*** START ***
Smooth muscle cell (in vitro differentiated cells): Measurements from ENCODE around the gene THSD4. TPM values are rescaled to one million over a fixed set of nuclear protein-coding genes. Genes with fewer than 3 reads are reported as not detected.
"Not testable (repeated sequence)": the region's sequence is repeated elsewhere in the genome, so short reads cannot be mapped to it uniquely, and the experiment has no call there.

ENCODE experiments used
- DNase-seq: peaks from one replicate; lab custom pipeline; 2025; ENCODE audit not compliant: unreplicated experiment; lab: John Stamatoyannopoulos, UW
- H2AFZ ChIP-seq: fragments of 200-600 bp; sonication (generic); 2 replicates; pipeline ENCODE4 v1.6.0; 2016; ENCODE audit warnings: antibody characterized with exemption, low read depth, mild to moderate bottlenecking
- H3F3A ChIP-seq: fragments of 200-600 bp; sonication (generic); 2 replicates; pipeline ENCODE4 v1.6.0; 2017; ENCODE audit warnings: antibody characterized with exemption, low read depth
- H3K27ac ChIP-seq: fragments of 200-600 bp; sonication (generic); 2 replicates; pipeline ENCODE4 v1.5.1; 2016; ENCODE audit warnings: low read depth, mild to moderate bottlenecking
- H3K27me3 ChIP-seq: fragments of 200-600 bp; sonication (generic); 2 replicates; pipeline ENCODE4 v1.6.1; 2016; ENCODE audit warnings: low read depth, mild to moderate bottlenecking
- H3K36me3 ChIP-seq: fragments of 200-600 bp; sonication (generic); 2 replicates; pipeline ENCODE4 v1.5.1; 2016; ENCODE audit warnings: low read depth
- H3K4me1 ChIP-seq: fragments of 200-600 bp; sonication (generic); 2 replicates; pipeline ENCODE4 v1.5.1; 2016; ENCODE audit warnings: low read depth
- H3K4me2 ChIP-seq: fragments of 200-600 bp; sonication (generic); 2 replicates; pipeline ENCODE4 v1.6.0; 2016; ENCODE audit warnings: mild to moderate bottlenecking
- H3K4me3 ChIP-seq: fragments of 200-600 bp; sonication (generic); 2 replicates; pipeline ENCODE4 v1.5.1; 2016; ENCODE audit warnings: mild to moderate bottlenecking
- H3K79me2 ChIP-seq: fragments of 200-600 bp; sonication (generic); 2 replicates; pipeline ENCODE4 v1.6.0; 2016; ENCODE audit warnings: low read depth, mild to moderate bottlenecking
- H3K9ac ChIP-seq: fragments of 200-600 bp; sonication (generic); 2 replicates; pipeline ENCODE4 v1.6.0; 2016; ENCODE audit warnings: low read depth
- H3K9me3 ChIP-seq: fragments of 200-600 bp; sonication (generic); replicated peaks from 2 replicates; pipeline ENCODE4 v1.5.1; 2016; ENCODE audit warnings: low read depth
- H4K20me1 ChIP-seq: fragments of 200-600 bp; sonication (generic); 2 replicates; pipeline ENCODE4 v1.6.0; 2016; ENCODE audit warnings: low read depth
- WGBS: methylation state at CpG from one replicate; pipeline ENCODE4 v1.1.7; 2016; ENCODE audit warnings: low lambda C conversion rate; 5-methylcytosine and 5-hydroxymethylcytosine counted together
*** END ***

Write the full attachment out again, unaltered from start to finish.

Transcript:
Smooth muscle cell (in vitro differentiated cells): Measurements from ENCODE around the gene THSD4. TPM values are rescaled to one million over a fixed set of nuclear protein-coding genes. Genes with fewer than 3 reads are reported as not detected.
"Not testable (repeated sequence)": the region's sequence is repeated elsewhere in the genome, so short reads cannot be mapped to it uniquely, and the experiment has no call there.

ENCODE experiments used
- DNase-seq: peaks from one replicate; lab custom pipeline; 2025; ENCODE audit not compliant: unreplicated experiment; lab: John Stamatoyannopoulos, UW
- H2AFZ ChIP-seq: fragments of 200-600 bp; sonication (generic); 2 replicates; pipeline ENCODE4 v1.6.0; 2016; ENCODE audit warnings: antibody characterized with exemption, low read depth, mild to moderate bottlenecking
- H3F3A ChIP-seq: fragments of 200-600 bp; sonication (generic); 2 replicates; pipeline ENCODE4 v1.6.0; 2017; ENCODE audit warnings: antibody characterized with exemption, low read depth
- H3K27ac ChIP-seq: fragments of 200-600 bp; sonication (generic); 2 replicates; pipeline ENCODE4 v1.5.1; 2016; ENCODE audit warnings: low read depth, mild to moderate bottlenecking
- H3K27me3 ChIP-seq: fragments of 200-600 bp; sonication (generic); 2 replicates; pipeline ENCODE4 v1.6.1; 2016; ENCODE audit warnings: low read depth, mild to moderate bottlenecking
- H3K36me3 ChIP-seq: fragments of 200-600 bp; sonication (generic); 2 replicates; pipeline ENCODE4 v1.5.1; 2016; ENCODE audit warnings: low read depth
- H3K4me1 ChIP-seq: fragments of 200-600 bp; sonication (generic); 2 replicates; pipeline ENCODE4 v1.5.1; 2016; ENCODE audit warnings: low read depth
- H3K4me2 ChIP-seq: fragments of 200-600 bp; sonication (generic); 2 replicates; pipeline ENCODE4 v1.6.0; 2016; ENCODE audit warnings: mild to moderate bottlenecking
- H3K4me3 ChIP-seq: fragments of 200-600 bp; sonication (generic); 2 replicates; pipeline ENCODE4 v1.5.1; 2016; ENCODE audit warnings: mild to moderate bottlenecking
- H3K79me2 ChIP-seq: fragments of 200-600 bp; sonication (generic); 2 replicates; pipeline ENCODE4 v1.6.0; 2016; ENCODE audit warnings: low read depth, mild to moderate bottlenecking
- H3K9ac ChIP-seq: fragments of 200-600 bp; sonication (generic); 2 replicates; pipeline ENCODE4 v1.6.0; 2016; ENCODE audit warnings: low read depth
- H3K9me3 ChIP-seq: fragments of 200-600 bp; sonication (generic); replicated peaks from 2 replicates; pipeline ENCODE4 v1.5.1; 2016; ENCODE audit warnings: low read depth
- H4K20me1 ChIP-seq: fragments of 200-600 bp; sonication (generic); 2 replicates; pipeline ENCODE4 v1.6.0; 2016; ENCODE audit warnings: low read depth
- WGBS: methylation state at CpG from one replicate; pipeline ENCODE4 v1.1.7; 2016; ENCODE audit warnings: low lambda C conversion rate; 5-methylcytosine and 5-hydroxymethylcytosine counted together